Are you hoarding data? The cost of inaction

Are you hoarding data? The cost of inaction

Big data has flooded the commercial real estate industry. From market analytics to the growing list of energy platforms, we are overloaded with data. Capturing and visualizing the data is only the first step. With few exceptions, data requires action to leverage its value.

As you read this, millions of pulse meters are churning new data, thousands of control systems are trending data, and Portfolio Manager is syncing with hundreds of energy platforms across the country. However, the majority of this data will remain in the cloud unseen by those who could or should take action.

What are you data expectations?

Are you reviewing building performance data to confirm utility cost projections? Investigate a spike in utility costs or report to investors? While there is great value in reporting and meeting projections, consider rethinking your relationship with data. This will involve a commitment, one that takes valuable time but is well worth the effort. As utilities are often the most variable cost on your balance sheet, consistently reviewing building performance data and taking action can unlock NOI buried in your operations.

Pay to play?

Building performance data comes in all shapes and sizes, from basic property information to trending building control points through the BAS in real-time. Some data sets are free, while others require software, hardware, and/or monthly subscription fees. While costs typically increase with data complexity, significant value can be mined from the data you may already have.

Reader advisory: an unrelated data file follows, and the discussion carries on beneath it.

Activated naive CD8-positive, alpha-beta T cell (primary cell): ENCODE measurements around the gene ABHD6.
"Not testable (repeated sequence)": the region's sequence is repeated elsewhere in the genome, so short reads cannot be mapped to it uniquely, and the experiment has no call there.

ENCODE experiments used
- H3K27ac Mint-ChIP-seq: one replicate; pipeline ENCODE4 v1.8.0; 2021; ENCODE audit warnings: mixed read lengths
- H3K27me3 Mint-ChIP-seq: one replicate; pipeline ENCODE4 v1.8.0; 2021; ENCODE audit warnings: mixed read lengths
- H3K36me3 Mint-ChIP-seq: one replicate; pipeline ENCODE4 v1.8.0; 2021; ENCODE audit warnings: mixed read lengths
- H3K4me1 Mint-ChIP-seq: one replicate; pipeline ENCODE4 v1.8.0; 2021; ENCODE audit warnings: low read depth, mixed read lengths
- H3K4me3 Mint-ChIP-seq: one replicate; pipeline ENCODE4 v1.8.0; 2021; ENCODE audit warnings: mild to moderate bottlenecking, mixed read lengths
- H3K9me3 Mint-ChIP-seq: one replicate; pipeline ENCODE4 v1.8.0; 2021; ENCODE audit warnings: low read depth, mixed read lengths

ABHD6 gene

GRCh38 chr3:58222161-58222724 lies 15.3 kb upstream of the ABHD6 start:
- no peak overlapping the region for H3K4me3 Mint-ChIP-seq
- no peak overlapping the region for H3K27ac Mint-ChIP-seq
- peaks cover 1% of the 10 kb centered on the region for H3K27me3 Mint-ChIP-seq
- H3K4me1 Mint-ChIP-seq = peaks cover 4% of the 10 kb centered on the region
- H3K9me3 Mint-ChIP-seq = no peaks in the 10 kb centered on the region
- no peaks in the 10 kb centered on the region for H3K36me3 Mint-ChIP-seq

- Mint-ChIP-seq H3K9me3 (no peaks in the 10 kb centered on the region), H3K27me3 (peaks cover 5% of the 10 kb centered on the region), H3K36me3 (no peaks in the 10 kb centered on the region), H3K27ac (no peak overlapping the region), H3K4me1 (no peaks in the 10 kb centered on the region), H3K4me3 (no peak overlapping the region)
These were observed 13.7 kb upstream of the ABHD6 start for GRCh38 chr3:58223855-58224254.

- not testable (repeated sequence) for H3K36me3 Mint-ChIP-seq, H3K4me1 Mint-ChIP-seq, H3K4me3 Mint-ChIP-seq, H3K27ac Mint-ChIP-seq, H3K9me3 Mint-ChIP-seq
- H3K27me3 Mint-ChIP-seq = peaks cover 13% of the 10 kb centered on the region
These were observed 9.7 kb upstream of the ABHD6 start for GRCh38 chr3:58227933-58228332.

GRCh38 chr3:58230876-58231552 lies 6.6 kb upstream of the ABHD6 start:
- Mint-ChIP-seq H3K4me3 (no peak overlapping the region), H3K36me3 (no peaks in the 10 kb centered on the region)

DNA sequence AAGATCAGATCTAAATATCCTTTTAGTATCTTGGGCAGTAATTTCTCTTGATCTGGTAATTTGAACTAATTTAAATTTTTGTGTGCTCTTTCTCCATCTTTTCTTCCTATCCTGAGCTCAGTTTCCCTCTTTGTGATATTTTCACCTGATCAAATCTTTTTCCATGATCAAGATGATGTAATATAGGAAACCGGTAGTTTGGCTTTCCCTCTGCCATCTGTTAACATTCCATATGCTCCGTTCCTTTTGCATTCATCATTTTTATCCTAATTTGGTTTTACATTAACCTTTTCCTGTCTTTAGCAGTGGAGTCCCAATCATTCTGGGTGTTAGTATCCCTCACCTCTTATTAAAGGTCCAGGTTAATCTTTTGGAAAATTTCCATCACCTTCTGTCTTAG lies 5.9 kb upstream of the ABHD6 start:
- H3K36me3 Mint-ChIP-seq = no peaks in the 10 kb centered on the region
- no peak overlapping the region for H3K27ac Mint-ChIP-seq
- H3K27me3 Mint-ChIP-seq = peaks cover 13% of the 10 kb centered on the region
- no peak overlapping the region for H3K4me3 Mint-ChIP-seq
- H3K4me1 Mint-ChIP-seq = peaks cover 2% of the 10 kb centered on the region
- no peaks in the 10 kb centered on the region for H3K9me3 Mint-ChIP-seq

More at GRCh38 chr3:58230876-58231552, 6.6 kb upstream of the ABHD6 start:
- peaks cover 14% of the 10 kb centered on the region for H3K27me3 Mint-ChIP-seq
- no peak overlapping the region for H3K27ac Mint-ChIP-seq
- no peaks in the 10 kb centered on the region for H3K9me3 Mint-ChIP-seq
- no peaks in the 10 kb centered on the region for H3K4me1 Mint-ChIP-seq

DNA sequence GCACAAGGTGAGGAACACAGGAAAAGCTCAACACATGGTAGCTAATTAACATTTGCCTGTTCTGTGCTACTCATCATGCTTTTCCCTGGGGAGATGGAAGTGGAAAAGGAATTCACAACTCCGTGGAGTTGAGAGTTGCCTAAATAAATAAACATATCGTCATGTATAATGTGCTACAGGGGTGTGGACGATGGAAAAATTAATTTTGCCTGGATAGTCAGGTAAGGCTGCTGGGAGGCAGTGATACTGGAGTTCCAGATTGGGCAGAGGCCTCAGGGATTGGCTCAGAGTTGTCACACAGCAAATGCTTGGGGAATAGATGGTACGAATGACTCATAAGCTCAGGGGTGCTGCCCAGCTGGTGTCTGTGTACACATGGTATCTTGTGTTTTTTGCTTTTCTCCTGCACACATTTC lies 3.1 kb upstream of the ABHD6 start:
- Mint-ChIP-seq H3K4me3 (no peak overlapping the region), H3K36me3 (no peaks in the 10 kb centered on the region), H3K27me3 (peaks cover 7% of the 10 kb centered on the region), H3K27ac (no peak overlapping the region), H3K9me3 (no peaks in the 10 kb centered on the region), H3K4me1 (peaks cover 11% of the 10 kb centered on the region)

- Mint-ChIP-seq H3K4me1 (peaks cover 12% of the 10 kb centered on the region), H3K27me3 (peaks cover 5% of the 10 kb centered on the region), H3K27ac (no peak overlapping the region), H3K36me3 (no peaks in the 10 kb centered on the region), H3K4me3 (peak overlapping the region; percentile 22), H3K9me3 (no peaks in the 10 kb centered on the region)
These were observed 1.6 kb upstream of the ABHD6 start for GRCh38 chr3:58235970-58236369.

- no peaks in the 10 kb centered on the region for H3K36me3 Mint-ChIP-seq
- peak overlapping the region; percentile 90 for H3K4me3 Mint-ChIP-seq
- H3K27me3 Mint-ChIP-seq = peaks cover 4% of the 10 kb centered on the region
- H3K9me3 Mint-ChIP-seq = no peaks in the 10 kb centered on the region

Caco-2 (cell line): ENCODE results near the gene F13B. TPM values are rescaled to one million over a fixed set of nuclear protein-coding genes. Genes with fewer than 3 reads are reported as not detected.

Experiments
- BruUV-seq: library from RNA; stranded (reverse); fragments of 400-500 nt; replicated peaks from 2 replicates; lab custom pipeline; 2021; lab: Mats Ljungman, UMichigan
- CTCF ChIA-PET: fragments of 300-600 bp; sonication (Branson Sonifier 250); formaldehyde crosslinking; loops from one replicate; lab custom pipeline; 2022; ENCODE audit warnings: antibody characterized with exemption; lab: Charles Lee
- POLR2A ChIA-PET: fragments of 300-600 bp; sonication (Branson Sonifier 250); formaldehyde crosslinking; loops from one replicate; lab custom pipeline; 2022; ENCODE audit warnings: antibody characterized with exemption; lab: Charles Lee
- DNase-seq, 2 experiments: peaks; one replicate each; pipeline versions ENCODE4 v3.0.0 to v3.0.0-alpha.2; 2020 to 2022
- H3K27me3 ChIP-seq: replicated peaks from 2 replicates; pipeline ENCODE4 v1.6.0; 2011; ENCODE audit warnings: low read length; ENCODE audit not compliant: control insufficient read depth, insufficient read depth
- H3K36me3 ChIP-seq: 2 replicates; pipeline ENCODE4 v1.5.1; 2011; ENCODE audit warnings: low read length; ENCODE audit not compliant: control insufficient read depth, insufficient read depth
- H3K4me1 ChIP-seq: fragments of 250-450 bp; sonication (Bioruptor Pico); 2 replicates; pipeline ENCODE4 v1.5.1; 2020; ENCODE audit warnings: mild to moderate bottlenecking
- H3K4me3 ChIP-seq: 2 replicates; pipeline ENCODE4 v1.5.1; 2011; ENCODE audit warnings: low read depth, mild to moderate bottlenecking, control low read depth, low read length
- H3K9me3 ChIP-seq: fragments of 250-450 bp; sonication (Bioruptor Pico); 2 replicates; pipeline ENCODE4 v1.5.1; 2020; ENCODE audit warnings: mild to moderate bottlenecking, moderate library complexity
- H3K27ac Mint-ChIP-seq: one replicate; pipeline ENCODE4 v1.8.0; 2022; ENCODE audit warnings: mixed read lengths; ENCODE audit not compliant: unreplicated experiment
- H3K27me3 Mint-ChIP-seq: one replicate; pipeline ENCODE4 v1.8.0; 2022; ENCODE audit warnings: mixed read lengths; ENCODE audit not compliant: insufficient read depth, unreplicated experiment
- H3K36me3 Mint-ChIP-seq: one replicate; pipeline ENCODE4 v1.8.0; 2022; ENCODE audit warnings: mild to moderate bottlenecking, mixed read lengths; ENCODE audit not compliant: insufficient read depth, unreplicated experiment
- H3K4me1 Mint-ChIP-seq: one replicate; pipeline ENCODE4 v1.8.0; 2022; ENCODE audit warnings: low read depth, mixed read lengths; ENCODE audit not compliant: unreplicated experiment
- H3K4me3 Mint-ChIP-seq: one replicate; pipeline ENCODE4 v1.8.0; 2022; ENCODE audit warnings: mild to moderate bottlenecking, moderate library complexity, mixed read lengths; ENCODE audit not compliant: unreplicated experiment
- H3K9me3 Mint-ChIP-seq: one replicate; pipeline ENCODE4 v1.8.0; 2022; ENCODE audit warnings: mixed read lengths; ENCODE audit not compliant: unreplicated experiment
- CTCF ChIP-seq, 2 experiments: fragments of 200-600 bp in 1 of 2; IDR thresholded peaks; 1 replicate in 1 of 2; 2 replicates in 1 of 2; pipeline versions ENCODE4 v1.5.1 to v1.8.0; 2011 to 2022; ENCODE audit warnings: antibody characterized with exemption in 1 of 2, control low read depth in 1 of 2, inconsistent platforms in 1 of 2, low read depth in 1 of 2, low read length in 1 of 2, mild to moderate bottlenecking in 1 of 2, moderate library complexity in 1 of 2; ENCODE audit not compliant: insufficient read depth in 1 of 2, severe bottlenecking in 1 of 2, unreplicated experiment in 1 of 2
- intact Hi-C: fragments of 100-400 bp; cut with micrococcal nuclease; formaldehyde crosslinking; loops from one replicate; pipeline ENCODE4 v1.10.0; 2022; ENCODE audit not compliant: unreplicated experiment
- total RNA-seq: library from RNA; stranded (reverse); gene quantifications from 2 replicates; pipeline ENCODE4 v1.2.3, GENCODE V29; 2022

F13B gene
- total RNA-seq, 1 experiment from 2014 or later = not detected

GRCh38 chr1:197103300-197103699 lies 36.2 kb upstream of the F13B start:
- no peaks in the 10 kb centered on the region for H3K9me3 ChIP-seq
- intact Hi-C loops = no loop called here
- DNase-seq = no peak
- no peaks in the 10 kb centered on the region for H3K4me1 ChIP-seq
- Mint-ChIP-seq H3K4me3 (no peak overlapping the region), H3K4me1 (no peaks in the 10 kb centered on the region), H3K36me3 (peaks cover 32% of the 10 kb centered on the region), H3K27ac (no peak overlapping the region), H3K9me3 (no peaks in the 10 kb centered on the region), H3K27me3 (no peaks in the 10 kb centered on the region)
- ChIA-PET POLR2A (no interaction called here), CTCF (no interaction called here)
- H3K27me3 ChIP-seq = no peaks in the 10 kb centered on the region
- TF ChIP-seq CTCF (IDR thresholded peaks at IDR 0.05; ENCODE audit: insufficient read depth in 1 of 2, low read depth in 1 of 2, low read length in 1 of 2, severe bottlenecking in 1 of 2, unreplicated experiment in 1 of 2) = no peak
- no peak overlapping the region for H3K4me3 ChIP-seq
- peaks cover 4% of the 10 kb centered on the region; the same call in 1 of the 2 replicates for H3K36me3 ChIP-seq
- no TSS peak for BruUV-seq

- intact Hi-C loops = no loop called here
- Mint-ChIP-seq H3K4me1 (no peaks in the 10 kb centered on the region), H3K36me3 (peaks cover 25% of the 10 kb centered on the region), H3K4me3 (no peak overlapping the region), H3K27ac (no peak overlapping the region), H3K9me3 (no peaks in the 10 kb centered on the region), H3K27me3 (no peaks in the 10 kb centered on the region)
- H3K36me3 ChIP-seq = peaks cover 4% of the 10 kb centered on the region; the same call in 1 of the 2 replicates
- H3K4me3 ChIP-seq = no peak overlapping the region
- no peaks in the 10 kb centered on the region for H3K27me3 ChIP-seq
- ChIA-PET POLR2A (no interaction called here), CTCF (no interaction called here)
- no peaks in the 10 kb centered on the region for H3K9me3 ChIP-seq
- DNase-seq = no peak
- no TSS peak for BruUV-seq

Many utilities offer near real-time kW demand data through their online portals at no additional cost. Monthly utility bills, while often reviewed only for accounting purposes, contain a wealth of information that can be leveraged to improve building performance and increase NOI.

Action requires commitment

When developing your strategy, the best results will be achieved by incorporating data analysis into your daily routine. Log into your utility portal to review your building’s kW demand data every Monday morning, or more frequently, to analyze building performance from the previous work week and weekend. Set a monthly reminder to review your utility bills and compare with historical performance. Develop a strategy that is realistic and works with your busy schedule.

Turning action into NOI- Examples

  • Utility Bills: Flat-lined energy consumption for a meter serving outdoor lighting may indicate failed lighting controls, as increased lighting operations are expected during the long winter nights.
  • kW Demand: Following the demand curve, you can identify opportunities to better align equipment schedules with standard lease or off-peak hours. Reducing HVAC equipment operations by 1 hour per day can reduce total building energy consumption by 3-5%.
  • BAS Trending Data: Focus on mechanical equipment that consumes the most energy. Analyze your chiller operating schedules, chilled water temperatures, and indoor/outdoor temperatures to see if you can reduce weekly operating hours or reset/adjust water temperatures.
  • Hot & Cold Calls: Trend daily hot and cold calls in your CMMS or work order system. Review the results weekly or more frequently and identify patterns, solutions, and take corrective action to improve tenant comfort and satisfaction.

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